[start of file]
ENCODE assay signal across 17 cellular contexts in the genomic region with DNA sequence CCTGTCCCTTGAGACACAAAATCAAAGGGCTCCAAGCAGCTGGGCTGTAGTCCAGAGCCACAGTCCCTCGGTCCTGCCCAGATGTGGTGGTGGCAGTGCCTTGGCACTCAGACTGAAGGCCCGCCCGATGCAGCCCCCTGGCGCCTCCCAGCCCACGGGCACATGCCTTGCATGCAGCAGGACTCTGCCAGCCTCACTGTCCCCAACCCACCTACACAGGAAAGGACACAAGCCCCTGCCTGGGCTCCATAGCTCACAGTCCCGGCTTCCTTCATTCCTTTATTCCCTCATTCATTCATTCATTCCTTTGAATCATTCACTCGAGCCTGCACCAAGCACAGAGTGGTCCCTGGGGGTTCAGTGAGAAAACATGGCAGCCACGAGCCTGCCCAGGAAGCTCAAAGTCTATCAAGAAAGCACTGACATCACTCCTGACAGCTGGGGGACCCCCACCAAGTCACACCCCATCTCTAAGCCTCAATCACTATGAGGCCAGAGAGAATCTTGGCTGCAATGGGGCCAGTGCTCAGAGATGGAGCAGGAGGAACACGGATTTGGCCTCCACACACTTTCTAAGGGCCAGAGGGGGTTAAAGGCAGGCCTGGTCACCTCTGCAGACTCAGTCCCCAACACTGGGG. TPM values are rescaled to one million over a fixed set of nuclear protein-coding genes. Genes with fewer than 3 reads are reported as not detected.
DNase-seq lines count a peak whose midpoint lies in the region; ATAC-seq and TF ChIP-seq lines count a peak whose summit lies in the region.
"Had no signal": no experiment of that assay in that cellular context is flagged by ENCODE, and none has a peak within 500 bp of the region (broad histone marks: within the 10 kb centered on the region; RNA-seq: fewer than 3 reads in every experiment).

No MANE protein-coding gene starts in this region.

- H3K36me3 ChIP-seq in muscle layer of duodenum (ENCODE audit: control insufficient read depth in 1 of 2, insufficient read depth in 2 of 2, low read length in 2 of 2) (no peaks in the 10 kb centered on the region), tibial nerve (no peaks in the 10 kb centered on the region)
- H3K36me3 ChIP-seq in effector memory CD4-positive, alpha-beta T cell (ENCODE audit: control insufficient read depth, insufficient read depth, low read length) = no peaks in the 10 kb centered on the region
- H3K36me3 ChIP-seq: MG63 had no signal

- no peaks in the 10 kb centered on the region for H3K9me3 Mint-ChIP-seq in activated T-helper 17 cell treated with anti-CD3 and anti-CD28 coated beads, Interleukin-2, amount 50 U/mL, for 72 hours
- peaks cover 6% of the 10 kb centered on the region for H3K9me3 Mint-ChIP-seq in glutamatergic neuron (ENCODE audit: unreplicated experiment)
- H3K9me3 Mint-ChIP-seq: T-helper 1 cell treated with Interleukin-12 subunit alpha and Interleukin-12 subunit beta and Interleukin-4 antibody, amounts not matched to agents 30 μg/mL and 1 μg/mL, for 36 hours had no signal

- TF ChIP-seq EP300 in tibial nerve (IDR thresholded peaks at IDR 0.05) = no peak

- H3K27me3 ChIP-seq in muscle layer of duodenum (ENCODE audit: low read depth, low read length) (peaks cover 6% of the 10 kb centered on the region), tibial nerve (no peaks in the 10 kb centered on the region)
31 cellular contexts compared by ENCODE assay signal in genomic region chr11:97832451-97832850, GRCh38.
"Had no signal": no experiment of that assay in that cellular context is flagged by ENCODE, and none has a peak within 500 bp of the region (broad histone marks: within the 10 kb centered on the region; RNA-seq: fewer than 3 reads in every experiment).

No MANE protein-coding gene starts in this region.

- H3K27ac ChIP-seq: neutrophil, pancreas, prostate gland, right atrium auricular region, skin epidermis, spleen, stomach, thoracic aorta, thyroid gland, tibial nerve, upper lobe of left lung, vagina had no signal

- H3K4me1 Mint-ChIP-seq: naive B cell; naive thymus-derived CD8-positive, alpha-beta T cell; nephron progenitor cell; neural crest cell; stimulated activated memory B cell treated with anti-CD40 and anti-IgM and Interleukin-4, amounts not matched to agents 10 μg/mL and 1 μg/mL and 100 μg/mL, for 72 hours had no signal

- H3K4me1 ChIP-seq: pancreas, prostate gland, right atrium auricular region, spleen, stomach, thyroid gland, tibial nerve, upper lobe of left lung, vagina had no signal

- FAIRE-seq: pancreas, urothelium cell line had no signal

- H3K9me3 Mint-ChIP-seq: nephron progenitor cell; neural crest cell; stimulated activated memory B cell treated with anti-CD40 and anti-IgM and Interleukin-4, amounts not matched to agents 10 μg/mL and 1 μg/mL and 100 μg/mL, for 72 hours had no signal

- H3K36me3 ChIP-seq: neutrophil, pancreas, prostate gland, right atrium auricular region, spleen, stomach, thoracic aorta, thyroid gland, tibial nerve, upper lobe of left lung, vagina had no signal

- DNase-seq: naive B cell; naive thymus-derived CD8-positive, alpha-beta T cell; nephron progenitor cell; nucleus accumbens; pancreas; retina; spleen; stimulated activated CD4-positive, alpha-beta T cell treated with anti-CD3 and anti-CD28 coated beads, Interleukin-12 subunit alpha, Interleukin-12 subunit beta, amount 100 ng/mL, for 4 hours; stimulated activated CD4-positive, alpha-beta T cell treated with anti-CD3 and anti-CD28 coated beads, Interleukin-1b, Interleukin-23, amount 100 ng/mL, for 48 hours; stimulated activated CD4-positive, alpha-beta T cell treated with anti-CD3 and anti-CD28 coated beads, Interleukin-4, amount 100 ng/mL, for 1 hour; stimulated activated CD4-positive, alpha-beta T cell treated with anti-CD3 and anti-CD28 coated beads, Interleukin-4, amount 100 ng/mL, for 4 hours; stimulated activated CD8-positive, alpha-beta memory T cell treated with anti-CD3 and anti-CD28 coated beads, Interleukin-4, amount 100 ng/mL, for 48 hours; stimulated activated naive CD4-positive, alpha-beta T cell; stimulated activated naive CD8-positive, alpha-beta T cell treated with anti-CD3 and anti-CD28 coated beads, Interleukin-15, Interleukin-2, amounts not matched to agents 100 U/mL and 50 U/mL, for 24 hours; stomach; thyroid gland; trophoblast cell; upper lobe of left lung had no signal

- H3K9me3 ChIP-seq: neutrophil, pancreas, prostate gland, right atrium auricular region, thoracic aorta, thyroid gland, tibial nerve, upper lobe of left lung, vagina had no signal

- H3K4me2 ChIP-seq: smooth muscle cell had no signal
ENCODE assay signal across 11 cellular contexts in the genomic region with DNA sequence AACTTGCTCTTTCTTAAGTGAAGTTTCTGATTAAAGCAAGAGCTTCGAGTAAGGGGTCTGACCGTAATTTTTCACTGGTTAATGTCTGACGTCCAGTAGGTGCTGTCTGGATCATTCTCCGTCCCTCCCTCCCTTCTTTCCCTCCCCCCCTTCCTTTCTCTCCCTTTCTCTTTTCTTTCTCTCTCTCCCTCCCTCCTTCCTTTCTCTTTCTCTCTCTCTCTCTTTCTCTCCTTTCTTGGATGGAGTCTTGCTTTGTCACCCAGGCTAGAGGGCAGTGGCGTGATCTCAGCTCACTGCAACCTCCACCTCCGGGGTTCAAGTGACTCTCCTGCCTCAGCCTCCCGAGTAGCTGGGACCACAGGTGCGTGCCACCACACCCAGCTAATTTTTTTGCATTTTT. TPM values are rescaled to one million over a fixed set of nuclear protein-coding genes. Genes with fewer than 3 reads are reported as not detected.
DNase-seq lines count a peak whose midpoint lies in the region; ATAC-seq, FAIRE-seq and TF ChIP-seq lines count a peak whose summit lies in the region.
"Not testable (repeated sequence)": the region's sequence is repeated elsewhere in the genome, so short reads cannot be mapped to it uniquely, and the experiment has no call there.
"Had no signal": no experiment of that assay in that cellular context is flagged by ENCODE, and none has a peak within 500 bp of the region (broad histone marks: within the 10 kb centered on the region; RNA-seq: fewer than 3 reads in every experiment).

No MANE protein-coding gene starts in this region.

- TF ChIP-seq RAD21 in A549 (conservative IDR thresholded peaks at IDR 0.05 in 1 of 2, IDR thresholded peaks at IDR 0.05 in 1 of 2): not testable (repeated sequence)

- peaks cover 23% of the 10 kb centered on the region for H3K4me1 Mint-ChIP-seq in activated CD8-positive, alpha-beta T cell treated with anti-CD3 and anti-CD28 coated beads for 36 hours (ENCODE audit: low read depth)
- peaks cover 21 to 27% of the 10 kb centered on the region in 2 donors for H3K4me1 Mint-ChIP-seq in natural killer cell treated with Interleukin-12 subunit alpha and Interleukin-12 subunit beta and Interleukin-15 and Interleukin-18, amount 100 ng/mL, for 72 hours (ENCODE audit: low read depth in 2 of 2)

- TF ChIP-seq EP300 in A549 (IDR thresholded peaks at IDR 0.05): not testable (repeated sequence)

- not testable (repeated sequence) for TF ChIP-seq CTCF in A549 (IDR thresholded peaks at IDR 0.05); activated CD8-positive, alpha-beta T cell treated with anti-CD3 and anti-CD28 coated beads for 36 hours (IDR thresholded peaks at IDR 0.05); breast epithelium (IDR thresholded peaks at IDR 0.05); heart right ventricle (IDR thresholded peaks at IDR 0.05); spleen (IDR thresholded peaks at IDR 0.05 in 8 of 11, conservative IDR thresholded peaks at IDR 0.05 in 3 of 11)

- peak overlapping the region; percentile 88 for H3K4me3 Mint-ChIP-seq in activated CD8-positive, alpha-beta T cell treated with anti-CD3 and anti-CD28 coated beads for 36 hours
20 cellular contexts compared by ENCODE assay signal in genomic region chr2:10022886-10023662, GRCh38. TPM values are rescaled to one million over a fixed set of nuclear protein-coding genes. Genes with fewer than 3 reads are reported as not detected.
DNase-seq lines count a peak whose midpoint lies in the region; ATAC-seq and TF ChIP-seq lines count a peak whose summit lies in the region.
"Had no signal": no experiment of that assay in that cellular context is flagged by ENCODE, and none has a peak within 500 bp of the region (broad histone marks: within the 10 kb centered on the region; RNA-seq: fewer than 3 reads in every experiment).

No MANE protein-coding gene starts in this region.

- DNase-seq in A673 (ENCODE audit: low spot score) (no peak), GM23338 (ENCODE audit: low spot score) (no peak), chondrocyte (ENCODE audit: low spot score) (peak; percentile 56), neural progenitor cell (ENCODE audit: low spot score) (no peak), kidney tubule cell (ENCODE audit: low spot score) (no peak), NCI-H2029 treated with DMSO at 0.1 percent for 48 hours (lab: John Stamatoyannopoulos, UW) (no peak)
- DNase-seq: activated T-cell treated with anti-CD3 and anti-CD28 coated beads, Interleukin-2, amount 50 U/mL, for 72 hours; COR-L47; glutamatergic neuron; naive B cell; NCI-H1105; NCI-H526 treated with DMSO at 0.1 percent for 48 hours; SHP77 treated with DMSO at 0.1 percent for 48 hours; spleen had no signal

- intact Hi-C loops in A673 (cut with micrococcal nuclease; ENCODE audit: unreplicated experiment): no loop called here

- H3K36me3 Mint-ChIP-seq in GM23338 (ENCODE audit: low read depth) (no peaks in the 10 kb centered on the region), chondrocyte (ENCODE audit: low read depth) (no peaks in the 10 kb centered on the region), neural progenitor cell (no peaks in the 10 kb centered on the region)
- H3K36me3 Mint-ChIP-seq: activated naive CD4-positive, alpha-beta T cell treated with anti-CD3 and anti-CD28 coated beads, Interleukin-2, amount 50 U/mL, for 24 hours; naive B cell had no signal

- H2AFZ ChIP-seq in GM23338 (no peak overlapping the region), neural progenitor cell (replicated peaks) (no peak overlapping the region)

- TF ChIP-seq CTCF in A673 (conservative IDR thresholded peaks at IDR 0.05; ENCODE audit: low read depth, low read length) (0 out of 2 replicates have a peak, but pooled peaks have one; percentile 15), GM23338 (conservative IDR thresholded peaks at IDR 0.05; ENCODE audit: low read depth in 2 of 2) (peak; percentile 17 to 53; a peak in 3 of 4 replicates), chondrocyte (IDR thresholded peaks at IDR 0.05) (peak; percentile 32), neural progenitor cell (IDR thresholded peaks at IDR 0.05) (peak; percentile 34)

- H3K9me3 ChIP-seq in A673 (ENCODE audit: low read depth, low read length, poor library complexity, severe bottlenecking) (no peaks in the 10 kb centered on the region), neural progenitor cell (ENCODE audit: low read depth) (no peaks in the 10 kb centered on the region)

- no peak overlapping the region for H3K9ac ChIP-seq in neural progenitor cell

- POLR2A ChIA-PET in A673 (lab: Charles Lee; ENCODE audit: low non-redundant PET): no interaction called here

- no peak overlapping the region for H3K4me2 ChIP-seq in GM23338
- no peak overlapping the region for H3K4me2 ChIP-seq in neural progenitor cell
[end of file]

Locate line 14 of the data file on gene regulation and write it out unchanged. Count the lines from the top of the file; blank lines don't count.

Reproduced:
"Had no signal": no experiment of that assay in that cellular context is flagged by ENCODE, and none has a peak within 500 bp of the region (broad histone marks: within the 10 kb centered on the region; RNA-seq: fewer than 3 reads in every experiment).